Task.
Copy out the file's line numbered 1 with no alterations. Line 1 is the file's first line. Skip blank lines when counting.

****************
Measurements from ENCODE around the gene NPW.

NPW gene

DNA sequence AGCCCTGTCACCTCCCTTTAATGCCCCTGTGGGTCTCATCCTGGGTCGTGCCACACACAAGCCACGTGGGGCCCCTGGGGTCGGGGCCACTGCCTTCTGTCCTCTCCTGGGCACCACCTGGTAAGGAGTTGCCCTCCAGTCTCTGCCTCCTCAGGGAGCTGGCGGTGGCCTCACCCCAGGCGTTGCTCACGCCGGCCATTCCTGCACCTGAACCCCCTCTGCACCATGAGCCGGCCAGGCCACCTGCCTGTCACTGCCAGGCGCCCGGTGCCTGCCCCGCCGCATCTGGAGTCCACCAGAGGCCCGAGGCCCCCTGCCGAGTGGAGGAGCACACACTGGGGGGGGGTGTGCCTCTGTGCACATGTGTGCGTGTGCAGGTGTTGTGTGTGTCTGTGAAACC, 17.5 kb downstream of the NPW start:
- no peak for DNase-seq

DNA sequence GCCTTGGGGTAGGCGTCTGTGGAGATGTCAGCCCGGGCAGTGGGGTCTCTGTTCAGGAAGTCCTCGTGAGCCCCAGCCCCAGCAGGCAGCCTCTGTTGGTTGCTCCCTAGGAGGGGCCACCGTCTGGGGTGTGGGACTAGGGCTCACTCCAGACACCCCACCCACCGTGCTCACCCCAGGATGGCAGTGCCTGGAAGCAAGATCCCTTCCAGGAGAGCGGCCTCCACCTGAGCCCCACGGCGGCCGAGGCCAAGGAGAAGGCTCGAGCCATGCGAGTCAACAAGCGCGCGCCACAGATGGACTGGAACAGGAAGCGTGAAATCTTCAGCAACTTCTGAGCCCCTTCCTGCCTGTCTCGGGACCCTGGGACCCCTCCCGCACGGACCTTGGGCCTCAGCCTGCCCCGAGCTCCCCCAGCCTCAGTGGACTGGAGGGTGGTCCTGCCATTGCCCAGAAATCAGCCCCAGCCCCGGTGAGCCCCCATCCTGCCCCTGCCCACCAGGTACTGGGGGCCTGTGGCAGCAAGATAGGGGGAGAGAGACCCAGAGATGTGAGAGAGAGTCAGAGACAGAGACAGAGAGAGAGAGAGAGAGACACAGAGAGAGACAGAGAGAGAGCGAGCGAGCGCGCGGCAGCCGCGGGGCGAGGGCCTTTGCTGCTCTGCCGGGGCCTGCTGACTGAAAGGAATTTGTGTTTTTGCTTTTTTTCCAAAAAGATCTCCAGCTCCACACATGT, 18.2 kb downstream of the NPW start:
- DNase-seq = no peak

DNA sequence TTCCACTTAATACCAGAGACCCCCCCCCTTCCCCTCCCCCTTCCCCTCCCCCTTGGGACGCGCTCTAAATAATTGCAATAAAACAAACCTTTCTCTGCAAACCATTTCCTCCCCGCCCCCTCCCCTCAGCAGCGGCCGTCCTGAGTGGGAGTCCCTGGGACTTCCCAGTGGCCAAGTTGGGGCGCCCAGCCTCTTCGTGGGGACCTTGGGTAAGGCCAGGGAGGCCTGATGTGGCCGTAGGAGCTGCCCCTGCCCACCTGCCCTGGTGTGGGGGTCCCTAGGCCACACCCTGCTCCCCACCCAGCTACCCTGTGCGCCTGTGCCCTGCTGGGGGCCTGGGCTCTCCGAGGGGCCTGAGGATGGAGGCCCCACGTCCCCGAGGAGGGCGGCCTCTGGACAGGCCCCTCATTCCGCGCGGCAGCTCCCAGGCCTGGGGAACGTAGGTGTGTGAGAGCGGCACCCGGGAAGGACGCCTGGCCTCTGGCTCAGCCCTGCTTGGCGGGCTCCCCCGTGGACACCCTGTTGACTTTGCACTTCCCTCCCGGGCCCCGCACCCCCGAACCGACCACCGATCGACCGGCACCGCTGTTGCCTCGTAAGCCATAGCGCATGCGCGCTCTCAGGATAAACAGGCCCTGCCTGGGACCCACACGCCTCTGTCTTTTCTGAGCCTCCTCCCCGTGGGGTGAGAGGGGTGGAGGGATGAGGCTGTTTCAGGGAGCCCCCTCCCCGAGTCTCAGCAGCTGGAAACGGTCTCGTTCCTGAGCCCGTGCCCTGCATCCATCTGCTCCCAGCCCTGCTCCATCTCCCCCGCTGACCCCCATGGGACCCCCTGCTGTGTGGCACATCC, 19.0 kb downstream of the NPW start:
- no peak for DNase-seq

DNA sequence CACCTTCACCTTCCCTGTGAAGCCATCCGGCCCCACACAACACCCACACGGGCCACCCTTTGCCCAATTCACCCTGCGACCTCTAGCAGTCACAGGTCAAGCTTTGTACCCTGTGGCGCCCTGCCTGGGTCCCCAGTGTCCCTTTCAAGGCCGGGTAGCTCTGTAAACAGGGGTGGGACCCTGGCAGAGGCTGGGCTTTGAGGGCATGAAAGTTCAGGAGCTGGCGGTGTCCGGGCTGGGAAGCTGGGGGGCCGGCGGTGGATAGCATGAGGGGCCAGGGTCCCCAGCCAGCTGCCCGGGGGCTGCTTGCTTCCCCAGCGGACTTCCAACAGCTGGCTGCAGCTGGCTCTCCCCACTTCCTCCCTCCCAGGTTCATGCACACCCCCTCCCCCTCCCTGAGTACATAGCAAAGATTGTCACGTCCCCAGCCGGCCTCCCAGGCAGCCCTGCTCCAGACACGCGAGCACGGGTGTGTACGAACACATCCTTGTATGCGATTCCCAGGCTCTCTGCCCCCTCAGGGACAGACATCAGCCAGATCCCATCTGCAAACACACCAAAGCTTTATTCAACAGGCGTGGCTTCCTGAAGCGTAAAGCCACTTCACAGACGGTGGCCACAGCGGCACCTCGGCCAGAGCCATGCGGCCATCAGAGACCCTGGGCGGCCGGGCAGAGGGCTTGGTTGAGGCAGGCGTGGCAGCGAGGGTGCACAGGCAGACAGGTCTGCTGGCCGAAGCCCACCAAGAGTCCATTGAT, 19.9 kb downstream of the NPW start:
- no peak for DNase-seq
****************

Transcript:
Measurements from ENCODE around the gene NPW.